» Jin – Jiyan – Azadi « Women, Life, Freedom

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» Jin - Jiyan - Azadi «
Women, Life, Freedom

The land can not be free when woman are not free.

Approximately one third of all Kurdish fighters in Rojava ( Northern Syria ) and North Iraq are women. Unafraid of death and fulfilled by their passion for their homeland and their love for their families and people, these women muster up the courage to face the heavily armed IS in Syria and North Irak. One of their most recent victories includes the recapturing of the City of Kobane in northern Syria from the IS.


The space between.

Kobani, Rojava - Northern Syria

In the twilight, the wounds of the liberated city of Kobani appear almost soft. After the attacks by the Islamic State, the tattered buildings breath a melancholic quietness that reminds even more emphatically of the destruction. 

At home, they are celebrated as heroes.
Because the Women’s libertarians movement is deeply rooted in the ideology of the PKK-movement, there are about 10.000 women aged 15-45 years old who have joined the female political party.

Diljin, 21 years old.

Sinjar, Iraqi Kurdistan

Bath of dust.

Al-Hasakah, Rojava - Northern Syria

At this place had once been a rehabilitation hospital for youths. It was completely destroyed by an explosive attack of IS. What has become of the youth in need of protection is concealed under rubble and dust as well as the empty swimming pool is.

Berivan, 24 years old.

Hasaka, Rojava - Northern Syria

Two stand still.

Kobani, Rojava - Northern Syria

Zilan, 19 years old.

Sinjar, Iraqi Kurdistan

It is less that 500 meters away from the shelters of the female fighters at the first front of Al-Hasakah, that one passes a picture of Hafiz al-Assad – the father of the ruling dictator Baschar al-Assad. He presents himself in a heroic gesture that is in the meantime perforated by bullet holes.


Al-Hasakah, Rojava - Northern Syria

Garden of memory.

In the Kandil mountains, Sinjar, Iraqi Kurdistan

Behind the trees is slightly hidden the museum of the martyrs in the Kandil mountains. Hundred meters away is the well-known and most beautiful martyr cemetery of the Kurdish fighters.


The IS stands for an ideological world-view according to which women are seen as inhumane beings without rights and freedom. It is in this context that the IS approves the most direct, extreme, and crass forms of patriarchy, sexism, and feudalism.

Jihan, 25 years old.

Kobani, Rojava - Northern Syria

Gulan, 19, Zerya, 18, and Zilan, 17 years old (from left to right).

Sinjar, Iraqi Kurdistan

Many women

of all age groups from all over Kurdistan are drawn to join the battle. While some are participating in Saturday mothers in the Turkish parts, others choose to participate in the guerrilla forces or YPJ fighters fighting in the mountain regions of North Syria, West Kurdistan.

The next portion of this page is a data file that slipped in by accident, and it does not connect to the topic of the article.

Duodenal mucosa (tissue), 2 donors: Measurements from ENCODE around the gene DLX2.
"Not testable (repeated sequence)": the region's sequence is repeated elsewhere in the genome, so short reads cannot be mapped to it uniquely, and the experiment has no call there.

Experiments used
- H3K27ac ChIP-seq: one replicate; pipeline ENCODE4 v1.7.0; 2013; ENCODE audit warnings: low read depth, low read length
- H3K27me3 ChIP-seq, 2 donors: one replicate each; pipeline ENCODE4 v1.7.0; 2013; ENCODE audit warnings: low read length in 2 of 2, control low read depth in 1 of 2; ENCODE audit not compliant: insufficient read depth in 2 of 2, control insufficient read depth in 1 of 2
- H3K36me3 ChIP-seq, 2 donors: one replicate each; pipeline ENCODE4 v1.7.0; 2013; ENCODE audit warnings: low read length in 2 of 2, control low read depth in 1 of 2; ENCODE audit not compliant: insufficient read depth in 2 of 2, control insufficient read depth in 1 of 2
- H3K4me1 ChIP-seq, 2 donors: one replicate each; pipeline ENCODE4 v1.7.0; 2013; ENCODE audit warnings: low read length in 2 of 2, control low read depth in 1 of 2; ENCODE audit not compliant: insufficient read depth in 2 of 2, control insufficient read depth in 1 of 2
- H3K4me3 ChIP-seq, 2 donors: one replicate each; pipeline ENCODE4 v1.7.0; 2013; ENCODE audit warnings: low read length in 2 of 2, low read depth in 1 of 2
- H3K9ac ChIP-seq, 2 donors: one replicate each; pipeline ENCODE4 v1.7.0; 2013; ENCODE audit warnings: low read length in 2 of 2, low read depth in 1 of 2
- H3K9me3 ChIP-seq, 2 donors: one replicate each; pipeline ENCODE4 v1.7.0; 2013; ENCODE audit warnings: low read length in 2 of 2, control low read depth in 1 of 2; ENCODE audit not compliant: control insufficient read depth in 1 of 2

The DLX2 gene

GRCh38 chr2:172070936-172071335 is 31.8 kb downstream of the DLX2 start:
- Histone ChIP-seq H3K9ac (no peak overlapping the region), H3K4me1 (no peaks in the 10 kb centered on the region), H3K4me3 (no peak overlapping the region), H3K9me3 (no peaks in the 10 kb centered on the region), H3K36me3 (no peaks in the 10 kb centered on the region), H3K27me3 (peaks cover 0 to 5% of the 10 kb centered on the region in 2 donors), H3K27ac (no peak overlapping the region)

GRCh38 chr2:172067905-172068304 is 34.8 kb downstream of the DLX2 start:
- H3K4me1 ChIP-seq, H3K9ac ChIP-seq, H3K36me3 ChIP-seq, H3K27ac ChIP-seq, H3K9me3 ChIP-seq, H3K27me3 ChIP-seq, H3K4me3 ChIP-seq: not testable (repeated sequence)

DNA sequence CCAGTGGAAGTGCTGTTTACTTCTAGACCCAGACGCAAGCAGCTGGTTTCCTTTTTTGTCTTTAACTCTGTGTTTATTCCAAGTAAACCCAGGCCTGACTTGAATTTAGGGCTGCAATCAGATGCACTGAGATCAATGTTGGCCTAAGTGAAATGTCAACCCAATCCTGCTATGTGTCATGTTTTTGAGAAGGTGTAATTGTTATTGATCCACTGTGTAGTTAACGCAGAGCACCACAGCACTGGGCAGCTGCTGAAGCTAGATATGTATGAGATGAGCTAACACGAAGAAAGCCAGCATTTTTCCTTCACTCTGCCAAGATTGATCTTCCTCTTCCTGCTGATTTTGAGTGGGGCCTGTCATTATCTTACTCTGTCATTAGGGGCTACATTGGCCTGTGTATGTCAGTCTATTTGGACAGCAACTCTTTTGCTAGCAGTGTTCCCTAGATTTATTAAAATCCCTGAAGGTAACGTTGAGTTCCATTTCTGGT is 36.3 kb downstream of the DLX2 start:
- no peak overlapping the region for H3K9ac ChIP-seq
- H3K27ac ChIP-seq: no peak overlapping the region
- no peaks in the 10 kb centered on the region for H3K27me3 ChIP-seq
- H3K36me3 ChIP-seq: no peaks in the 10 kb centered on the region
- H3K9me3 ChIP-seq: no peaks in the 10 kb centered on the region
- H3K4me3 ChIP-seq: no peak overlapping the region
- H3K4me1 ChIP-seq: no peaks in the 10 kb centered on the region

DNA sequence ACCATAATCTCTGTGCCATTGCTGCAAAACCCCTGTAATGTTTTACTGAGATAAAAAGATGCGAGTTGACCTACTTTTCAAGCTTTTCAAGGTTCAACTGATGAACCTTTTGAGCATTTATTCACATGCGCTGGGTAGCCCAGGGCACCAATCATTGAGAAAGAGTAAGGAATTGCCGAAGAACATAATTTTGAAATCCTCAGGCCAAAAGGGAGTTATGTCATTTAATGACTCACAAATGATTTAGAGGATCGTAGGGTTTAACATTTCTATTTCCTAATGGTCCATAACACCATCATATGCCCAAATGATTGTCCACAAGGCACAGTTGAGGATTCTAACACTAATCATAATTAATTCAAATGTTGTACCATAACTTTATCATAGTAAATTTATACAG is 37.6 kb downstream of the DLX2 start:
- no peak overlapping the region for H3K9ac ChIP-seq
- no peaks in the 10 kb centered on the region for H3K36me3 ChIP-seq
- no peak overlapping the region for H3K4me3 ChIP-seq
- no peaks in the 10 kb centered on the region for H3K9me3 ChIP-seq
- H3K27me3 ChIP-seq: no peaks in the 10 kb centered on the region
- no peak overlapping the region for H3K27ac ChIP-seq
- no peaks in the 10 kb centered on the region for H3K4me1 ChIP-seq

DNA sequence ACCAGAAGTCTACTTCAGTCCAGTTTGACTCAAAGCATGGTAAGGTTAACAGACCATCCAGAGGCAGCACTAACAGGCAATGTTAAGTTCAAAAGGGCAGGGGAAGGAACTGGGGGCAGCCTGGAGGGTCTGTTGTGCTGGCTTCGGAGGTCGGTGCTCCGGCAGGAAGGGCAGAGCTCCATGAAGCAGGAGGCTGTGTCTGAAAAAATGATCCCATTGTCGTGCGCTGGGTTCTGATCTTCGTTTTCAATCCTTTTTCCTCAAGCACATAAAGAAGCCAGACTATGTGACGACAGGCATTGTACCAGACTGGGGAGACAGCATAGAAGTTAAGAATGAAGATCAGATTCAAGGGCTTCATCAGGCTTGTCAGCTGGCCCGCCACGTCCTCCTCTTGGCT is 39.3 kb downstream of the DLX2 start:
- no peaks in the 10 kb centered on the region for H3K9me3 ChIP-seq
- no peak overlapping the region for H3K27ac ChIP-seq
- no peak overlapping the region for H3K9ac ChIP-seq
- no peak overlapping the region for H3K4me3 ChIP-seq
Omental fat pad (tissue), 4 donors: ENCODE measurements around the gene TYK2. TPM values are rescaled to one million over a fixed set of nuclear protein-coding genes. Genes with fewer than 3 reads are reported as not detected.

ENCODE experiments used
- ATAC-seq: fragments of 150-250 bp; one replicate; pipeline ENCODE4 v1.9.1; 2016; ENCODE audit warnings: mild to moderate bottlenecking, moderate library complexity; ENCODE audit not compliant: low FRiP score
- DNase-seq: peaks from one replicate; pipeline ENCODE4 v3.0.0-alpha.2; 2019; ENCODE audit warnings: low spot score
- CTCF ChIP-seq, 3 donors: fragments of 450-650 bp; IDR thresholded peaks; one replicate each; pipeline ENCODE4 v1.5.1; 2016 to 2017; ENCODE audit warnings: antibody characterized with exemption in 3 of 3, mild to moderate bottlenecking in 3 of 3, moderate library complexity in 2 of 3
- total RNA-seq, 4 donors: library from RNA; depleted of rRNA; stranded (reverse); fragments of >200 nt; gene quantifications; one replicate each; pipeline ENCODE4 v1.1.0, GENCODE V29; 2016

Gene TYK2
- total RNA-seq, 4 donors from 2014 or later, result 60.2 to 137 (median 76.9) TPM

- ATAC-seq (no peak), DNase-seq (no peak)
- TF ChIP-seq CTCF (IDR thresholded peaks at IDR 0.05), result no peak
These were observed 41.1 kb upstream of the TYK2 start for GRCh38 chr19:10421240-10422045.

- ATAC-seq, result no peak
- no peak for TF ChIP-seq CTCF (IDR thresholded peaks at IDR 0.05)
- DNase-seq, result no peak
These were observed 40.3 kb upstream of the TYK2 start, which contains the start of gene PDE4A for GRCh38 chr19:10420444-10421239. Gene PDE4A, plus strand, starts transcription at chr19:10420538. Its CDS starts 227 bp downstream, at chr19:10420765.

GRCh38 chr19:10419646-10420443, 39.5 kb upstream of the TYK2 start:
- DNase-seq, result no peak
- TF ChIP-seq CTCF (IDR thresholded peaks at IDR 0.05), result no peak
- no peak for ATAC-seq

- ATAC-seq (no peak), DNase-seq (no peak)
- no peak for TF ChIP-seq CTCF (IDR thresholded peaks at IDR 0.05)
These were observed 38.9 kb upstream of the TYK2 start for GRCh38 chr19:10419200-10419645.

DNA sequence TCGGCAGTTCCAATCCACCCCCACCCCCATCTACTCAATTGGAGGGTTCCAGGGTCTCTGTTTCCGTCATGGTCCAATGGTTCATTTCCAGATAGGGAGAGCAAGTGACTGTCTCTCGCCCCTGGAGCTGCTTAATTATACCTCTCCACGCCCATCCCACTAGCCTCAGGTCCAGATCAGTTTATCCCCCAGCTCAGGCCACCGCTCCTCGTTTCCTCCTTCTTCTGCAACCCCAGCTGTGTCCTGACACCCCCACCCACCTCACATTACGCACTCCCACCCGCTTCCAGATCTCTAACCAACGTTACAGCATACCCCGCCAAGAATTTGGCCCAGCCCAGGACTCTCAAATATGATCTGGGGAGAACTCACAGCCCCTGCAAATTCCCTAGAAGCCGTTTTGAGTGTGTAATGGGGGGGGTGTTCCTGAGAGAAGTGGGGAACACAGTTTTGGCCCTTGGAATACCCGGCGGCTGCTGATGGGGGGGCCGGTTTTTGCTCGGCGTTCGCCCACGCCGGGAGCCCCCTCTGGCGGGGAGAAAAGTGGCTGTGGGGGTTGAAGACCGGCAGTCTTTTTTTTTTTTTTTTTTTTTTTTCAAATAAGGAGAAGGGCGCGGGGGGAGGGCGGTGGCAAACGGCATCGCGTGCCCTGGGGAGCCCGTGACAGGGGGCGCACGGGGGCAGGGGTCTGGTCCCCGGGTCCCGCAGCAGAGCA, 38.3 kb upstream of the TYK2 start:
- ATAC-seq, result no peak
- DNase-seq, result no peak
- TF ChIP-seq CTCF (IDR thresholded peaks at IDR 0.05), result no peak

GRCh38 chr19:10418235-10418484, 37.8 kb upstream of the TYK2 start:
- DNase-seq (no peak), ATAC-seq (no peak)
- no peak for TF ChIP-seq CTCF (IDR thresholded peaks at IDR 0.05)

These women refuse to resist the patriarchic view of the role of women, who regard women as objects, captive in their homes, and honor the family's honor.

It is without exaggeration to say that the current Kurdish feminist movement - from a military, ideological and organizational point of view - could be described as the strongest movement in the world in the name of women's rights.

Zilan Mirkan, 19 years old.

Makhmur, Iraqi Kurdistan

Martyr - Sakine Cansız.

Makhmur, Iraqi Kurdistan

Also the City of Tal Hamis had been liberated by PKK fighters from the IS and is now under their surveillance. Time stands still at places that mean home up to now.


Tal Hamas, Rojava - Northern Syria

Green, red, yellow.

Makhmur, Iraqi Kurdistan

Sometimes at night the women are singing together Kurdish songs while lying on the roof of an occupied house and when bombs detonate nearby. Their voices are tender and calm and encourage them. Courage for the next day, the upcoming fight, for the future.


Makhmur, Iraqi Kurdistan

As soon as this war will be won, one of the »mountain’s daughters« states, the real fight just begins. Since the threat comes from the outside by IS incursions and from the inside. The fight for deliverance is equally directed toward old social tradition by which they are still suppressed. Within this no-man’s-land they are living in right now, they are outlawed, but in the Kurdish tradition in which they were growing up, they remained without rights too. Now, the emergency situation opens up for them the possibility to change something. These are the women who have to lose the least and to gain the most.

Dicle, 23 years old.

Hasaka, Rojava - Northern Syria

On the other side.

Til Temir, Rojava - Northern Syria

A moment of rest at the front line in Til Temir and its Christian quarter. The IS is fighting in the next village that is less than two kilometres away.

PKK founder Abdullah Öcalan stated that “The land can not be free when woman are not free” and that, for him, the freedom of women is more important than the freedom of the homeland.

Tiyda, 30 years old.

Sinjar, Iraqi Kurdistan

Kurdish spring.

Romelan, Rojava - Northern Syria

The last memory of fighters killed in action is often the shared meal before the battle. As brutal and inhuman the state of war might be, yet the women try again and again to create spaces of concealment and cosiness.

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